If you’ve got the IRS operating in anything less than a neutral and nonpartisan way, then that is outrageous to our traditions and people have to be held accountable and it needs to be fixed.”

Why would culturally neutral behaviors and conduct not apply to policing, another crucial government service? Could it apply in the Black community itself?**

Lesson learned: Diversity in the police workforce, it appears, hasn’t yet changed Baltimore’s police culture in the eyes of the Baltimore citizenry, at least not in the dominant perception being highlighted in the media and loudly demanded by protesters. Many among them argue that though the department color changed, the culture has not. The broader U.S. hue and cry has been for “diversity & inclusion” — but is minority America suddenly realizing after decades it’s been asking for the wrong thing…again?

There is good reason to take a hard look at this particular controversial and highly visible episode in the history of policing in the U.S., and use it to separate the “diversity & inclusion” issues more clearly, including a deeper look at what’s missing.

Baltimore can also be instructive for organizational leaders who struggle with their efforts to apply “diversity” to culture change issues in their businesses and institutions, but are finding low to no impact on culture. That stands as well for municipal leaders who have talked about diversity for decades, but see little or no change in the overall climate and conditions among their diverse communities. A bit embarrassed by it, perhaps, diverse Baltimore, in full tilt damage control, is now looking for another way other than a differences-based diversity mentality.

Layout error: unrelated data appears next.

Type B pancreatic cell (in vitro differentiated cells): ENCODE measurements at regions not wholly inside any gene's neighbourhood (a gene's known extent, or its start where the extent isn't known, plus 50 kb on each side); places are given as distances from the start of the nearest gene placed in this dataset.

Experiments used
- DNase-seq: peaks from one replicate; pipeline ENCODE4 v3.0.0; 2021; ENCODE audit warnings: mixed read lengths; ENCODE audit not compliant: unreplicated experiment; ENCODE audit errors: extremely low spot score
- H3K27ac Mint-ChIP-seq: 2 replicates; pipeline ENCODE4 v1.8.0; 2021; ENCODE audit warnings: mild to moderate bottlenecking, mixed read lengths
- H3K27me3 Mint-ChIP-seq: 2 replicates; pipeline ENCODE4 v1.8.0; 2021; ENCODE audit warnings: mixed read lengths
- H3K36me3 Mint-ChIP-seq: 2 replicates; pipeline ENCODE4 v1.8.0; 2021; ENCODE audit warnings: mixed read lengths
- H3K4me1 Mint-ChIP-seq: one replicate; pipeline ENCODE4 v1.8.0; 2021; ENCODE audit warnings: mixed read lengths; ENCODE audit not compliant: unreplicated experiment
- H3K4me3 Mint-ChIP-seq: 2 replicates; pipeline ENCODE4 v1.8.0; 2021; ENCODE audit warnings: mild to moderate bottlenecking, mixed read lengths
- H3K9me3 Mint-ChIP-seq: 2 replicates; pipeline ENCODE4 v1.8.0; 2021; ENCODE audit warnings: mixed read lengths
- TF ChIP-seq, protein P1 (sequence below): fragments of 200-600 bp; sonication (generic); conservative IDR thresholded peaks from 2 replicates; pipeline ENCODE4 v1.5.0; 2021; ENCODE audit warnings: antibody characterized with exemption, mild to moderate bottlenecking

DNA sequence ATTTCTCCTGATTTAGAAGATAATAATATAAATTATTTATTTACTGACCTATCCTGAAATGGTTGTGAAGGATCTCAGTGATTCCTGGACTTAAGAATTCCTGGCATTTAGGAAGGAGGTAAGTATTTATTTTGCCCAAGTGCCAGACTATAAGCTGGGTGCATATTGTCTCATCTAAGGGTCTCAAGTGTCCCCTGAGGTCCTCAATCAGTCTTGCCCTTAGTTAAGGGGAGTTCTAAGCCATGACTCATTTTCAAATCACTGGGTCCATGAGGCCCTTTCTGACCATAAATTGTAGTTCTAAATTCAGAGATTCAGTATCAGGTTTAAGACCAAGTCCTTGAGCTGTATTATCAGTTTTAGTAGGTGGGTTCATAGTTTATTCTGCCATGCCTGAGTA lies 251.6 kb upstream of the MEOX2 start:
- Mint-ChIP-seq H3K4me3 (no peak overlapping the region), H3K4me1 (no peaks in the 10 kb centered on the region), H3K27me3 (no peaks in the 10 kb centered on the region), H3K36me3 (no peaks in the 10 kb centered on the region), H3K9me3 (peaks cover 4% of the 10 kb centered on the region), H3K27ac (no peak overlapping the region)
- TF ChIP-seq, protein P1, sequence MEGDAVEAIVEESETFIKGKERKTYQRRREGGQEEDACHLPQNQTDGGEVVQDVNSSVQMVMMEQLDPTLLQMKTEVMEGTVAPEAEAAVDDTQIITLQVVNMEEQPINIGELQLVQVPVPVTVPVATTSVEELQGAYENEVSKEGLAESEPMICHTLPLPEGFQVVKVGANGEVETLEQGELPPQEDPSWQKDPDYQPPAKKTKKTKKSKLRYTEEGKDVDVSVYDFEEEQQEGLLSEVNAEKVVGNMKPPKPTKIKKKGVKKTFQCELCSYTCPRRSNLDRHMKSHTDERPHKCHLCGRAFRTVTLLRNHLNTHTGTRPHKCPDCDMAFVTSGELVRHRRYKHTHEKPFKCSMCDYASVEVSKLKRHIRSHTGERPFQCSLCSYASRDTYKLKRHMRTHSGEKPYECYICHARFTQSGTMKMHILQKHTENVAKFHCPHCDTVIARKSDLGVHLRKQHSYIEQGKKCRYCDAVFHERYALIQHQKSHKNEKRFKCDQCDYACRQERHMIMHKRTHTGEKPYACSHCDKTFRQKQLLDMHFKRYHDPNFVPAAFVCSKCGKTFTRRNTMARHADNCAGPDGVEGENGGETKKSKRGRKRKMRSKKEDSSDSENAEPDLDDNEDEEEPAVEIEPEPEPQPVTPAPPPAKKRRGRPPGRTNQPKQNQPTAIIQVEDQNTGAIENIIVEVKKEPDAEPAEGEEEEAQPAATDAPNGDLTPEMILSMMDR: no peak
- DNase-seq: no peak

Diversity & Inclusion and its impact on organizational culture today may not bear the promise of positive organizational culture change that many had believed and asserted, if it ever did. There is a different way.

The missing link is peeking through in Baltimore. 

Are we paying attention? Is this a clear dead end that “Diversity & Inclusion” has come to? America and the “Diversity Paradigm” are staring at the stark difference between change and progress. Diversity & Inclusion brought demographic change. But did it bring progress?**

Should we ask whether policing could and should be carried out in an impartial CultureNeutral® way?  Where else other than the IRS, and in what other endeavors could cultural neutrality play a major role in shifting organizational cultures toward an attitude of impartial behaviors?

Don’t wait for your turn as a reactionary deer caught in the media headlights. Keep an open mind. Find out more about exactly what that means

Copyright © 2015 – Robert D. Jones – All Rights Reserved

*Guilt of those charged has not been established. This post is not intended to presume or imply guilt of any or all of the officers charged.

**As of May 4th, CNN reported seven black homicides in Baltimore at the hands of other Blacks since Freddie Gray’s death. Did these lives matter? Is there an impartial, fair and balanced perspective on Black lives among Baltimore’s Blacks?

Ready to look beyond “D&I” to power your organization’s culture change?

Learn more about why the differences-based approach to intercultural issues is outdated.